British researchers at Loughborough University have teamed up with the Thai textile and garment manufacturer the Yeh Group to develop a method of 3D textile printing that could revolutionize how clothes and footwear are made. The end goal of the team is personalized 3D printed fashion items that are manufactured within 24 hours. This could revolutionize the way we shop for clothes.
Advancements have made it possible to produce 3D printed garments directly from raw material, like polymers, in a single manufacturing operation. This technology not only has the potential to reduce waste, labor costs and CO2 emissions, but it also can change how clothing is produced by encouraging localized manufacturing and production.
Currently, garment manufacturing generates 1.8 million tons of waste material; the equivalent of 20 pairs of jeans per U.S. household, and creates billions of gallons of wastewater in the process.
The new process allows designers to create personalized, ready-to-wear fashion while generating almost no waste material. The researchers say that with further development of the technology, they could 3D print a garment within 24 hours.
They add that printing clothes using this method will revolutionize the fashion industry worldwide by opening up digital manufacturing to the masses via online retail, bringing a much-needed update to 19th-century techniques and processes. This modern approach to clothing production helps meet the growing demand for personalized apparel and footwear which through 3D printing can be produced in a sustainable and ethical way.
Of course, we don’t talk about what will happen to all the jobs in clothing manufacturing, but hey, that’s what innovation is all about, right?
Researchers at Stanford University have been doing some clothing research too, and with the aid of a supercomputer at the University of California at San Diego have come up with something that might have a little more relevance here in the tropics. They’ve engineered a low-cost plastic material that could become the basis for clothing that cools the wearer, reducing the need for energy-consuming air conditioning. If you can cool the person rather than the building where they work or live, it saves energy.
The new material works by allowing the body to discharge heat in two different ways that makes the wearer feel nearly 4 degrees F cooler than if they wore cotton clothing. It cools by letting perspiration evaporate through the material, something ordinary fabrics already do. But the Stanford material provides a second, revolutionary cooling mechanism. It allows heat that the body emits as infrared radiation to pass through the plastic textile.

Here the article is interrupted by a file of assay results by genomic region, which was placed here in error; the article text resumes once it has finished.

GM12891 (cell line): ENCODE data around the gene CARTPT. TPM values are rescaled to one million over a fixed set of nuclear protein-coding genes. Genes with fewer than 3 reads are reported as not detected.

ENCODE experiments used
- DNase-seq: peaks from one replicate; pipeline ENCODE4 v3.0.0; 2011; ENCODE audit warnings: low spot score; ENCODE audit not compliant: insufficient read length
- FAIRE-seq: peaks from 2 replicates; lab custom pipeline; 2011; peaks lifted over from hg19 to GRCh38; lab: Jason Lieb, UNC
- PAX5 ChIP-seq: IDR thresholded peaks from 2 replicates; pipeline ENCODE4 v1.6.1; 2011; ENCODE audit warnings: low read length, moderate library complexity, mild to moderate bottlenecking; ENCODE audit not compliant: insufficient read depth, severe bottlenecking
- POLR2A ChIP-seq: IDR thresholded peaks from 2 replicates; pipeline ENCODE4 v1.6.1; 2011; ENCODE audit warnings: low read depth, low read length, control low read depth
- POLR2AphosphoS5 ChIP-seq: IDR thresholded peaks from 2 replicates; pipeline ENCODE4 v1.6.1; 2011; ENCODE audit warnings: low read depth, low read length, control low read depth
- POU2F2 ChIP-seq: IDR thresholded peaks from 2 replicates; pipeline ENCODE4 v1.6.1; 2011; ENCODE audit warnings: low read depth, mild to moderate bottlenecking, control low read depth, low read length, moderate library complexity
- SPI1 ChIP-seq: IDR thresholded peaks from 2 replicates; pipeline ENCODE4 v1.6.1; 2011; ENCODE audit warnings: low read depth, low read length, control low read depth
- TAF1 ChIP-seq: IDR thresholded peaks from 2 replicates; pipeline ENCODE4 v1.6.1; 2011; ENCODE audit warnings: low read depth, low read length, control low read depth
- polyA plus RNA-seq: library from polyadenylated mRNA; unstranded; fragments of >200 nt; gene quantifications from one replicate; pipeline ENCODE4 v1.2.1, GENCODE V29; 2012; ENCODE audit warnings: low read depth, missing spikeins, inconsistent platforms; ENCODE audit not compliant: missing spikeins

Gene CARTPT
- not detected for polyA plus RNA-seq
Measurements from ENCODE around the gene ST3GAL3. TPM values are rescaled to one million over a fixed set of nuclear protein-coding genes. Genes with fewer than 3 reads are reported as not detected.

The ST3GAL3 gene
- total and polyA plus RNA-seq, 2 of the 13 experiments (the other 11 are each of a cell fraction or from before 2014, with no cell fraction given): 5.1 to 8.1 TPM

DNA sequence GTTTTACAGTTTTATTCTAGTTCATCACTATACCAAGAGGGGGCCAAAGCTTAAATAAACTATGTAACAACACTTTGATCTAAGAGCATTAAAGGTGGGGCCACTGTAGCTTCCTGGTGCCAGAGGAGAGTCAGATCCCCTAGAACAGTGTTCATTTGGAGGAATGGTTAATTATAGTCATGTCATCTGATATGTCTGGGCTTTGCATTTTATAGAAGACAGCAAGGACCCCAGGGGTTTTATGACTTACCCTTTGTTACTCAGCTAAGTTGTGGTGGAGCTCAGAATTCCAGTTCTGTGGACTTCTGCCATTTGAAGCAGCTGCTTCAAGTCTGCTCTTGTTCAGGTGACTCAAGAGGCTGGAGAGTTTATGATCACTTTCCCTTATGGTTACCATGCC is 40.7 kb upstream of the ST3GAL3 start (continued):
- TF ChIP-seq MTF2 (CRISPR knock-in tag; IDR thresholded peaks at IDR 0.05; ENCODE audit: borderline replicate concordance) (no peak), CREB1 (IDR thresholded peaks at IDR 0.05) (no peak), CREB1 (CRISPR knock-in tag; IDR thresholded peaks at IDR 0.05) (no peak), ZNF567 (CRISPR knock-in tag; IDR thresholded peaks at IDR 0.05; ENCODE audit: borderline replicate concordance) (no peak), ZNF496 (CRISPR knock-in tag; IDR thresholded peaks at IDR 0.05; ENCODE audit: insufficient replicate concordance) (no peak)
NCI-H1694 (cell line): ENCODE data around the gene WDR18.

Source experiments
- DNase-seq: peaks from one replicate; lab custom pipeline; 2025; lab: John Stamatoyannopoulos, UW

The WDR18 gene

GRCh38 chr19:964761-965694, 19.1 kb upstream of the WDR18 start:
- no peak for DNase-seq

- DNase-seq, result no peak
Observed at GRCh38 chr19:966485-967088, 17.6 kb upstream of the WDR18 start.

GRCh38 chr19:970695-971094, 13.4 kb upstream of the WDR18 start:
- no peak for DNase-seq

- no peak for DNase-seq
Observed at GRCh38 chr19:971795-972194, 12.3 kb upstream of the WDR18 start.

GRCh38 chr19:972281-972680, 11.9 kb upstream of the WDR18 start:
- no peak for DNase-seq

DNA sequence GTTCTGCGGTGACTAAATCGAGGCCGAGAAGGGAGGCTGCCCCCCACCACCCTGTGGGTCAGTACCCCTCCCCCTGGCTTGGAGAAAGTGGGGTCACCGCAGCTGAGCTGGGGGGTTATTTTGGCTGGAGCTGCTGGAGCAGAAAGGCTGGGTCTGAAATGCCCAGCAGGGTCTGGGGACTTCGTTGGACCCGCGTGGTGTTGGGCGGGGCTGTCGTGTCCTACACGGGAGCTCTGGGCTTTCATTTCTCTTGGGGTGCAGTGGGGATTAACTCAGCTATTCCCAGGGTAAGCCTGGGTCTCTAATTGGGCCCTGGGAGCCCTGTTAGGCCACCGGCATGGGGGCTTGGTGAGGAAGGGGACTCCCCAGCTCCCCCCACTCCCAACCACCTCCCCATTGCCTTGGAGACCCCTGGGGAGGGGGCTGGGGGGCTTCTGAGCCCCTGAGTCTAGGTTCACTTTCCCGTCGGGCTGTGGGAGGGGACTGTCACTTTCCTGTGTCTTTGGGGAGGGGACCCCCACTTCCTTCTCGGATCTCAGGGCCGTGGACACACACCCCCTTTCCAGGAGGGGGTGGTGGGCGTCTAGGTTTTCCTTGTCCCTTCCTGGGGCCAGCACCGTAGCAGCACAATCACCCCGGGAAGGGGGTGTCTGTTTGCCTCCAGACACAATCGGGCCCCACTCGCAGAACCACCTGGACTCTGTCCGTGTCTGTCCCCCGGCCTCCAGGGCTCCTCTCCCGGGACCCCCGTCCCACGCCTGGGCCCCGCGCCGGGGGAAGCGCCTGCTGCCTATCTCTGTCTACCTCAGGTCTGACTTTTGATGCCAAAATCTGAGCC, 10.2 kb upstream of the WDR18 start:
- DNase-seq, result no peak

All objects, including our bodies, give off heat in the form of infrared radiation. Blankets warm us by trapping our infrared heat emissions close to our bodies. This thermal radiation is what makes us visible in the dark through night-vision goggles.
The research blended computer simulations, nanotechnology, photonics and chemistry to give polyethylene (the clear, clingy plastic we use as kitchen wrap) some characteristics desirable in clothing material. It allows thermal radiation, air and water vapor to pass right through and it’s opaque to visible light.
The easiest attribute was allowing infrared radiation to pass through the material, because this is a characteristic of ordinary polyethylene food wrap. But kitchen plastic sheds water and is see-through as well, rendering it useless as clothing.
The Stanford researchers tackled these deficiencies one at a time. By using their computer models as a guide, the researchers found a variant of polyethylene commonly used in battery making with a specific nanostructure that’s opaque to visible light but transparent to infrared radiation, which could let body heat escape. Then they modified the industrial polyethylene by treating it with chemicals that allow water molecules to evaporate through nanopores in the plastic.
That success gave the researchers a single-sheet material that met their three basic criteria for a cooling fabric. To make this thin material more fabric-like, they created a three-ply version: two sheets of treated polyethylene separated by a cotton mesh for strength and thickness.
Then they tested their material against cotton fabric of comparable thickness, and found that the cotton fabric made the skin surface 3.6 F warmer than their cooling textile. The researchers think that a person dressed in their new material might feel less inclined to turn on a fan or air conditioner. They’re now trying to add more colors, textures and cloth-like characteristics to their material.